None of this should really be very surprising. The U.S. will now become a country with a first-to-file patent system. Application filings are likely to follow the patterns seen in other countries with similar systems – a greater number of applications, each with disclosure and claims typically more narrow than has been the practice under our long-standing first-to-invent system. The USPTO is going to have to examine that greater number of applications.
It’s important to consider, also, some factors which may have the opposite effect on the USPTO workload concerning new applications. If more applications are filed with narrower disclosure and claims than in the past, it may occur that the USPTO will have to devote less time to presenting and processing restriction requirements. Should that occur, it would free up some amount of time now spent by examiners in restriction practice and may serve, generally, to shorten the average pendency of applications. It is conceivable that applications more narrowly focused may prove to be marginally easier to examine, and the total hours required for a reasonable, competent examination could decrease slightly.
Another factor may be the manner in which the USPTO asserts, or does not assert, rejections based upon double-patenting, especially obviousness-type double patenting. The AIA, apparently, includes no provision to alter the basic premise that an inventor is entitled to “a patent,” traditionally interpreted to mean one patent per invention. While above-discussed factors might encourage applicants to file serial applications relating to developments having common underlying subject matter, the possibility of encountering objections or rejections based upon obviousness-type double patenting should have the effect of discouraging applicants from filing too many applications too similar to one another.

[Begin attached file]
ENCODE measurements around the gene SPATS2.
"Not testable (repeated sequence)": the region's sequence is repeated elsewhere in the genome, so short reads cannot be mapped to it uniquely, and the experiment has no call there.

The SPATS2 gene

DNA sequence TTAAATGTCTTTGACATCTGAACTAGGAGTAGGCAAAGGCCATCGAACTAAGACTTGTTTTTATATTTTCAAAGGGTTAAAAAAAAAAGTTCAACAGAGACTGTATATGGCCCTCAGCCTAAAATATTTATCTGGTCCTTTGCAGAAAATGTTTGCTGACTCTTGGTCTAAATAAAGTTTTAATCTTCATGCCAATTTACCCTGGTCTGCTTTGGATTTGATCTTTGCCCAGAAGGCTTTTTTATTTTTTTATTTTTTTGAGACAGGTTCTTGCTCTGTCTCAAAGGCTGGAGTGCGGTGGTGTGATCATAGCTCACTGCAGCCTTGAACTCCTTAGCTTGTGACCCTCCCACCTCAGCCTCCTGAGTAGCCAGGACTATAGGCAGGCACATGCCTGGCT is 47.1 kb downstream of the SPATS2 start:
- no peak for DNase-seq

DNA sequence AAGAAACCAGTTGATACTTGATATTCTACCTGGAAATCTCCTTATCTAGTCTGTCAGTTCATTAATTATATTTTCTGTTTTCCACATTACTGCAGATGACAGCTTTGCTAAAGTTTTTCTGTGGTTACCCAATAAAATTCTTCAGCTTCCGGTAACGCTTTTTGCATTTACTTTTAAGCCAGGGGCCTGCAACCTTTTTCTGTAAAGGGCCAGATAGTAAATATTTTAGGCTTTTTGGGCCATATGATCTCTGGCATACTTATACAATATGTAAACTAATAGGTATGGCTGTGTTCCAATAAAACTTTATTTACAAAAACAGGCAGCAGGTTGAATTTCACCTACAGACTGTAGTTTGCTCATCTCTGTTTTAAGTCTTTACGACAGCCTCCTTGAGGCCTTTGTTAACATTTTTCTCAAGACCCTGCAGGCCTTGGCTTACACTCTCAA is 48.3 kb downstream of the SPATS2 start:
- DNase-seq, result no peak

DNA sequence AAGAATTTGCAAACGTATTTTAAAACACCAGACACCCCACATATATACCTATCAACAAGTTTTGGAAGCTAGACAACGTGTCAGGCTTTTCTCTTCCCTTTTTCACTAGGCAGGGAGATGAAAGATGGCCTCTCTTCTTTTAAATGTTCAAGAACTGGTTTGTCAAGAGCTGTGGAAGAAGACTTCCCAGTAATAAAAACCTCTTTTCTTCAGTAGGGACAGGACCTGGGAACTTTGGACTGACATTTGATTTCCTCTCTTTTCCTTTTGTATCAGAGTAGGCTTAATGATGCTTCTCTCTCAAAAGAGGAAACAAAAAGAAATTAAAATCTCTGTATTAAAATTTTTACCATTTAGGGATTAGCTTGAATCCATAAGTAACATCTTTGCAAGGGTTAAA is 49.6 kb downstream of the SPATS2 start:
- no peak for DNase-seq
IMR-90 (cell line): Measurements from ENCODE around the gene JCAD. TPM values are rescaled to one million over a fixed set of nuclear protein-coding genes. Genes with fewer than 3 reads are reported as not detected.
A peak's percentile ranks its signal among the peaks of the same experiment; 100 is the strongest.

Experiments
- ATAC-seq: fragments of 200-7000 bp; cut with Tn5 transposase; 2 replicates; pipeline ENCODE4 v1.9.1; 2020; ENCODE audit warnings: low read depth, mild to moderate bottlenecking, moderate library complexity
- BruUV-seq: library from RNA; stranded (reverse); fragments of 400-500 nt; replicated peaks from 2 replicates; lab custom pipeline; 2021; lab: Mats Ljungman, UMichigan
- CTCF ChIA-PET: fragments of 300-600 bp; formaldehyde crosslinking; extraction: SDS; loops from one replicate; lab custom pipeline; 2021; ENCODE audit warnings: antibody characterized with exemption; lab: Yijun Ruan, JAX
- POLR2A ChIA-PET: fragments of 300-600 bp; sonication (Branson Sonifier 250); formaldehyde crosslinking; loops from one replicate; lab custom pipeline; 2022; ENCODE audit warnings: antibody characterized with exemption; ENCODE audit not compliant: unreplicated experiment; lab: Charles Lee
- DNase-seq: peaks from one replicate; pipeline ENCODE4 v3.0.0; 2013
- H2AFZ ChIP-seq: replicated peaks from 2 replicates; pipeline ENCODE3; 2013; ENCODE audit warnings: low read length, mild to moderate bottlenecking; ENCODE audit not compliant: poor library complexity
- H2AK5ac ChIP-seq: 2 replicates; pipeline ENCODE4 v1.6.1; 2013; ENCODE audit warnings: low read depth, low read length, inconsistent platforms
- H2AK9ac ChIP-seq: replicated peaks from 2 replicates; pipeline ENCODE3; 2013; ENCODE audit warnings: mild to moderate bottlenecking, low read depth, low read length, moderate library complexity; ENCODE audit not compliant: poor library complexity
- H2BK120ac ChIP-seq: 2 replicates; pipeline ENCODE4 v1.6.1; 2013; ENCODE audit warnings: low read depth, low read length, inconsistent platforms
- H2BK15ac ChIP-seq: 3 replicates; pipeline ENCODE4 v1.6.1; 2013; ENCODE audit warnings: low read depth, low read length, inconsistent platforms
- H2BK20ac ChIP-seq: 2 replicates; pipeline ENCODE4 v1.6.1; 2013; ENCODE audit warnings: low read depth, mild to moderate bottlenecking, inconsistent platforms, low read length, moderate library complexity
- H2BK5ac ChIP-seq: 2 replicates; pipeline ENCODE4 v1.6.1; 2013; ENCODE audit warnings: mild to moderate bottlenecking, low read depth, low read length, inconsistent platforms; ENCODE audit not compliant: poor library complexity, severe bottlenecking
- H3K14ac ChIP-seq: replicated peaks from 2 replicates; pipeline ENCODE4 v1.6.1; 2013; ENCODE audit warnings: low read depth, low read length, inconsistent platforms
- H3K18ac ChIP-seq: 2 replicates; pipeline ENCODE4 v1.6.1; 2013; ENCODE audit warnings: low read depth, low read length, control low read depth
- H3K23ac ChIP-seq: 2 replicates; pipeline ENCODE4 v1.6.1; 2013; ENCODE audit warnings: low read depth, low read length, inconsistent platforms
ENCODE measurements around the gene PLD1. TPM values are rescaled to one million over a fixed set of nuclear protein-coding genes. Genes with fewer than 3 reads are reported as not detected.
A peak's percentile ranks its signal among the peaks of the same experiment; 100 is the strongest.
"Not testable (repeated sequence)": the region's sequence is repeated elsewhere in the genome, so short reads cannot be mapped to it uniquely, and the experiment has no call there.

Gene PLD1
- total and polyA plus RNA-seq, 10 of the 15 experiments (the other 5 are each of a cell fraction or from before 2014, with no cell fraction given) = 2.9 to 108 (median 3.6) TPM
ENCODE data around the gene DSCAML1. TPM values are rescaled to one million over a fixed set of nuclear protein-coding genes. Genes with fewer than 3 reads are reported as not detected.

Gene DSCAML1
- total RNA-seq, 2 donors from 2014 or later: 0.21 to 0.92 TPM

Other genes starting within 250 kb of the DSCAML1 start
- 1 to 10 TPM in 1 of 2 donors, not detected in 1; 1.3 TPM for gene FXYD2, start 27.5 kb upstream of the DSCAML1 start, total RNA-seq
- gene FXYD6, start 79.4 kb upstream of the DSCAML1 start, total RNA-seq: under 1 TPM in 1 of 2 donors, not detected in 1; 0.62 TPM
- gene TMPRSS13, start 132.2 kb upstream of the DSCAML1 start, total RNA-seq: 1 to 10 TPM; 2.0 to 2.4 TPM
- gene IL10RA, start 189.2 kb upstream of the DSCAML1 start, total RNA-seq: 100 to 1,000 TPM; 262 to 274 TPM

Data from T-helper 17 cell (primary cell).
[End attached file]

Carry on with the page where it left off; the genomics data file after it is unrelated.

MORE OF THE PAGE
Only time will reveal fully the impact that the AIA will have upon the burdens and practices of the USPTO. It would appear, however, that anyone hoping that first-to-file will somehow enable the USPTO to accomplish its mission more easily may be wishing for too much.